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Grassley Opening Remarks at Hearing on Immigrant Farm Labor Reform

Prepared Opening Remarks by U.S. Senator Chuck Grassley of Iowa
Ranking Member, Senate Judiciary Committee
Hearing on Immigrant Farm Labor Reform
Wednesday, July 21, 2021
I’d be remiss if I didn’t start today’s hearing by noting that, last month, U.S. Customs and Border Protection encountered 188,829 people at the southern border. That is up 471 percent from last June.
Encounters with unaccompanied children were up 802 percent from last June, and family unit encounters were up 3,224 percent from last June.
It’s clear that we are still facing an ongoing crisis at the southern border. And it’s long past time for this committee to exercise its oversight responsibilities and seek testimony from Secretary Mayorkas and other Administration officials regarding what they are doing – or not doing – to address it.
With respect to the issue of agricultural labor, it’s an unfortunate reality that a significant portion of the agricultural workforce is made up of illegal immigrants.
It is an unfortunate reality that a significant portion of the agricultural workforce in this country is made up of illegal immigrants.
The H-2A program was set up to secure a stable flow of legal agricultural labor into the United States. Unfortunately, it does not work well for many employers in my home state of Iowa.
I would like to make three points regarding congressional consideration of agricultural labor reform proposals.
First, the primary focus should be reforming the H-2A program to ensure that farmers and agricultural employers have access to a stable and legal workforce.
This will involve expanding the program to cover year-round agricultural industries such as pork, dairy and agricultural processing.
It should also involve streamlining the program, reducing red tape and addressing the high cost of using the program.
The Farm Workforce Modernization Act falls short in addressing a number of these issues.
Second, it is important that any agricultural labor reform, and immigration reform more broadly, include a robust and mandatory E-Verify component.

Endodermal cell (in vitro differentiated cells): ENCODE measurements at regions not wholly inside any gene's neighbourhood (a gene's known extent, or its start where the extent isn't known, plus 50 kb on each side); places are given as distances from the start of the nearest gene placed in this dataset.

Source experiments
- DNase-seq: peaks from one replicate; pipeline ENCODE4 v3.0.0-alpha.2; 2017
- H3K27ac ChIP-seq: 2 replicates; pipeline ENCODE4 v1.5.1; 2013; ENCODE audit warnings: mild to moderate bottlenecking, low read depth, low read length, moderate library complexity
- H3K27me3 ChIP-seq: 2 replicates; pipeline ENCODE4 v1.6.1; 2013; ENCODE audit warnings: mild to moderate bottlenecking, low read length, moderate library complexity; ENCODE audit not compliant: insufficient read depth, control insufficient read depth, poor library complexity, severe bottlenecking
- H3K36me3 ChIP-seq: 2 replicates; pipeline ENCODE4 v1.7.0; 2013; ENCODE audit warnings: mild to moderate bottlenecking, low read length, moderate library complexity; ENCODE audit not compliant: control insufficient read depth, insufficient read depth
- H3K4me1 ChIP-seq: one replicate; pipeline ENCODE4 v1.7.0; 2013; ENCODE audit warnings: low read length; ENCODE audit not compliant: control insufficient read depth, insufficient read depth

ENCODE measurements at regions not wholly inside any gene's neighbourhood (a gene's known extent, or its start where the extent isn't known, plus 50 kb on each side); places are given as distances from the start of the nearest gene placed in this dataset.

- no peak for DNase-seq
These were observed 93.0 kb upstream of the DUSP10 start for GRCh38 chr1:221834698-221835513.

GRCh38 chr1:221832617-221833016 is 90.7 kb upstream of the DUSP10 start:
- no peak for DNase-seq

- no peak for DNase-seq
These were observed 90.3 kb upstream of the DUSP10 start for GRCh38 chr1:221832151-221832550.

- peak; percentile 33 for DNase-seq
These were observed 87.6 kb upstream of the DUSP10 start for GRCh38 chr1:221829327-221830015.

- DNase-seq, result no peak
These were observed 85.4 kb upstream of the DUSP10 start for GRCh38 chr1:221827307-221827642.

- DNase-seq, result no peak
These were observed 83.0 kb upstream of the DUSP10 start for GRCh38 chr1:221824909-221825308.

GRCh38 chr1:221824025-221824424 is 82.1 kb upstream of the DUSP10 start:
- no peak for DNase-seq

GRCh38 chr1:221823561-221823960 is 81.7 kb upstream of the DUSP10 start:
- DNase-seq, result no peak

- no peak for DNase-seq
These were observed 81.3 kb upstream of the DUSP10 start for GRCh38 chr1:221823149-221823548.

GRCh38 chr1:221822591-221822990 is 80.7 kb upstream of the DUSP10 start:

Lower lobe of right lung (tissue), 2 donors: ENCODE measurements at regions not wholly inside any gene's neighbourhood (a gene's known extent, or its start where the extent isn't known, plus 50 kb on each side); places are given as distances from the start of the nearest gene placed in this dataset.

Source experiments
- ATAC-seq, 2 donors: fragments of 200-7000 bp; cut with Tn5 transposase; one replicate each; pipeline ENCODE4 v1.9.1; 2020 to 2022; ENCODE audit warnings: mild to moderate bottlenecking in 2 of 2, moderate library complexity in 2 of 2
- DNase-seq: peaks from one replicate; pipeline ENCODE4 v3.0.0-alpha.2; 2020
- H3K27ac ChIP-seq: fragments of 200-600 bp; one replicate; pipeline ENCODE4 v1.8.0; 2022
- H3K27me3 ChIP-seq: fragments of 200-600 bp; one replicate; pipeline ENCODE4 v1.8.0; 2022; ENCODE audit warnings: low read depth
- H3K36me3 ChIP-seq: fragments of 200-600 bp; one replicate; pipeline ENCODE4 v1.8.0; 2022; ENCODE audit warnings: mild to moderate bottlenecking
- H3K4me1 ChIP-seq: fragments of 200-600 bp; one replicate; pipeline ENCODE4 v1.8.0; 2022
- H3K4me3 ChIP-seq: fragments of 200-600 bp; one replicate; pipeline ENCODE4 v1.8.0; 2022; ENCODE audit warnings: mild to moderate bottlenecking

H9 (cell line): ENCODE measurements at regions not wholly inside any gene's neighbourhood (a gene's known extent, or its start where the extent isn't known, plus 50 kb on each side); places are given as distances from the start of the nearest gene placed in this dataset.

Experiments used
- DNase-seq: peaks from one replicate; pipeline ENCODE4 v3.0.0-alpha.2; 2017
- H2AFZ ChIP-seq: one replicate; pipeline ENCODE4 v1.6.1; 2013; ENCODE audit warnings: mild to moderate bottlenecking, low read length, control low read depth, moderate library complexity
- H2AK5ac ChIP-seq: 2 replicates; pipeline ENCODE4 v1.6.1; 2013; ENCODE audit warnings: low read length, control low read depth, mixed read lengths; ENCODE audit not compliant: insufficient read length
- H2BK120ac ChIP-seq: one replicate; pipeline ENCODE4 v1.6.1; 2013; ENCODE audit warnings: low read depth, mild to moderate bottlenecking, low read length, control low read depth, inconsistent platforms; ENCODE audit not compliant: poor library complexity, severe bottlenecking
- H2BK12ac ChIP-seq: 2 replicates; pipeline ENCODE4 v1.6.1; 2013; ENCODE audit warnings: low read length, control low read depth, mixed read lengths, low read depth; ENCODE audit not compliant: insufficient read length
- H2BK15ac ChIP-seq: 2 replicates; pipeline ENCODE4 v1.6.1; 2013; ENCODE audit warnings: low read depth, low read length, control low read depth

Finally, agricultural labor reform should not include a mass amnesty of current illegal immigrant farm workers.
We should learn from the mistakes of the past or we are doomed to repeat them.
In 1986, I voted for a bill, the Immigration Reform and Control Act, that provided an amnesty to more than one million farm workers under what was called the Special Agricultural Workers (SAW) program. At the time, the American people were told that the 1986 amnesty bill would be a one-time fix.
Title I of the Farm Workforce Modernization Act creates a program called Certified Agricultural Worker (CAW) status that is, in many respects, almost identical to the SAW program Congress created in 1986.
The 1986 SAW amnesty program was notoriously riddled with fraud.
The New York Times called the SAW program “one of the most extensive immigration frauds ever perpetrated against the United States government.”
Then-Congressman Chuck Schumer, who was one of the authors of the SAW portion of the 1986 bill, said later that it was “too open” and susceptible to fraud.
In a July 2000 report, the Inspector General of the Department of Justice noted that, in 1995, management at the then-Immigration and Naturalization Service estimated that 70 percent of SAW applications were fraudulent.
On top of being bad policy, a mass amnesty of current farm workers also does absolutely nothing to address agricultural labor shortages and workforce issues.
As we saw in the aftermath of the 1986 amnesty bill, the vast majority of agricultural workers who received legal status ultimately left the agricultural sector.
Employers then turned to a new pool of illegal immigrant workers to replace all of the ones who had left. And, thus, the cycle simply began once again.
I hope that Congress will ultimately be able to address agricultural labor reform in a way that breaks the cycle of dependence on illegal labor and helps farmers and agricultural employers get access to the legal labor that they need to continue feeding America.
The Farm Workforce Modernization Act doesn’t do that, but I look forward to working with my colleagues on legislation that does.